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In re Ludewig

Supreme Court of New York, Second Department

June 7, 2017

In the Matter of Dianne C. Ludewig, respondent,
v.
Wayne Ludewig, appellant. Docket No. F-12617-06/14K

          Mark D. Imber, Garden City, NY, for appellant.

          REINALDO E. RIVERA, J.P., CHERYL E. CHAMBERS, JOSEPH J. MALTESE, BETSY BARROS, JJ.

          DECISION & ORDER

         Appeals by the father from (1) an order of the Family Court, Nassau County (Conrad D. Singer, J.), dated April 19, 2016, (2) an order of that court dated June 15, 2016, and (3) an order of that court dated September 16, 2016. The order dated April 19, 2016, insofar as appealed from, (a) denied the father's objections to so much of an order of that court (Elizabeth A. Bloom, S.M.), dated November 24, 2015, as, after a hearing, granted those branches of the mother's petition which were for reimbursement of 50% of orthodontic and camp expenses for the parties' children, and (b) granted the father's objections to so much of that order as reduced the mother's share of his disability pension for the period beginning May 31, 2006, and ending April 30, 2008, from 100% of $13, 571.36 to 25% of that sum. The order dated June 15, 2016, denied the father's objections to an order of that court dated May 4, 2016, which determined that he was obligated to pay the mother the sum of $3, 392.84 in connection with his disability pension for the period beginning May 31, 2006, and ending April 30, 2008. The order dated September 16, 2016, denied the father's objections to an order of that court dated June 24, 2016, which granted the mother's motion for counsel fees to the extent of awarding her the sum of $10, 000.

         ORDERED that the order dated April 19, 2016, is modified, on the law, by deleting the provision thereof granting the father's objections to the order dated November 24, 2015, to the limited extent of reducing the mother's share of the father's disability pension for the period beginning May 31, 2006, and ending April 30, 2008, from 100% of $13, 571.36 to 25% of that sum, and substituting therefor a provision granting those objections and awarding the mother the sum of $550 for that period; as so modified, the order dated April 19, 2016, is affirmed insofar as appealed from, without costs or disbursements; and it is further, ORDERED that the order dated June 15, 2016, is reversed, on the law, without costs or disbursements, the father's objections to the order dated May 4, 2016, which determined that the father was obligated to pay the mother the sum of $3, 392.84 in connection with his disability pension for the period beginning May 31, 2006, and ending April 30, 2008, are granted; and it is further, ORDERED that the order dated September 16, 2016, is affirmed, without costs or disbursements.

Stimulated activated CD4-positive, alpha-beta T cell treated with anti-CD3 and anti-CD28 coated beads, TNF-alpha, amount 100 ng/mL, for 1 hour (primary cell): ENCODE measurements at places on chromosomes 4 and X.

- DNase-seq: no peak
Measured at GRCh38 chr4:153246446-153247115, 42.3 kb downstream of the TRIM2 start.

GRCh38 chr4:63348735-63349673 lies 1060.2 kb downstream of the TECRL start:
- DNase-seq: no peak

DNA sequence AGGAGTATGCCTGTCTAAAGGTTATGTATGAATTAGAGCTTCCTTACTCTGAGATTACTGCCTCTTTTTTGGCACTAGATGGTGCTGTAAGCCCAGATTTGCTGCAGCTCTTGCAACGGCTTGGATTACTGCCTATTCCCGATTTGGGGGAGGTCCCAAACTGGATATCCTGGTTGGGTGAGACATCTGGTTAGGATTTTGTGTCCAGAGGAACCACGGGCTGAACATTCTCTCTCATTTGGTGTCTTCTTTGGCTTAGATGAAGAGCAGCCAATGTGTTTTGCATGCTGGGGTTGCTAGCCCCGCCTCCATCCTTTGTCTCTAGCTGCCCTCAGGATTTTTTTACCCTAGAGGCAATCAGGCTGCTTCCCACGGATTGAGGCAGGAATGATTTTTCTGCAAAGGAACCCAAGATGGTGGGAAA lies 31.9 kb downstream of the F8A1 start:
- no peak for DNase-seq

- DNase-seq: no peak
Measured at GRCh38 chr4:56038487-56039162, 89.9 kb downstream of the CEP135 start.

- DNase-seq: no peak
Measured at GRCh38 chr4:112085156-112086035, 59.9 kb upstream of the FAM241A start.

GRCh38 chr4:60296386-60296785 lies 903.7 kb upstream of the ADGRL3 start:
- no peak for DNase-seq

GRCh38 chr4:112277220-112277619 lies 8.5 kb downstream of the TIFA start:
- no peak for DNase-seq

The parties were married in 1995 and have two children together. They entered into a stipulation of settlement on May 5, 2006 (hereinafter the stipulation), and were divorced on August 15, 2006. Insofar as relevant to these appeals, the stipulation provided that the father was entitled to receive $4, 285 per month from a disability pension, amounting to 53.14% of the total combined parental income. His monthly child support obligation, which was based on the foregoing numbers, was $1, 071.25. Article XVIII of the stipulation provided, in relevant part, that "[t]he [father's] child support obligation shall be increased by 25% of any increases he receives to his current monthly disability payment of $4, 285."

         The father alleges, and the mother does not dispute, that he paid the monthly child support amount called for under the stipulation between May 31, 2006 (the date on which his child support obligations took effect), and April 30, 2008. During that period, however, the father was in fact receiving only $3, 785 per month instead of $4, 285, pending the determination of his final pension amount by his former employer.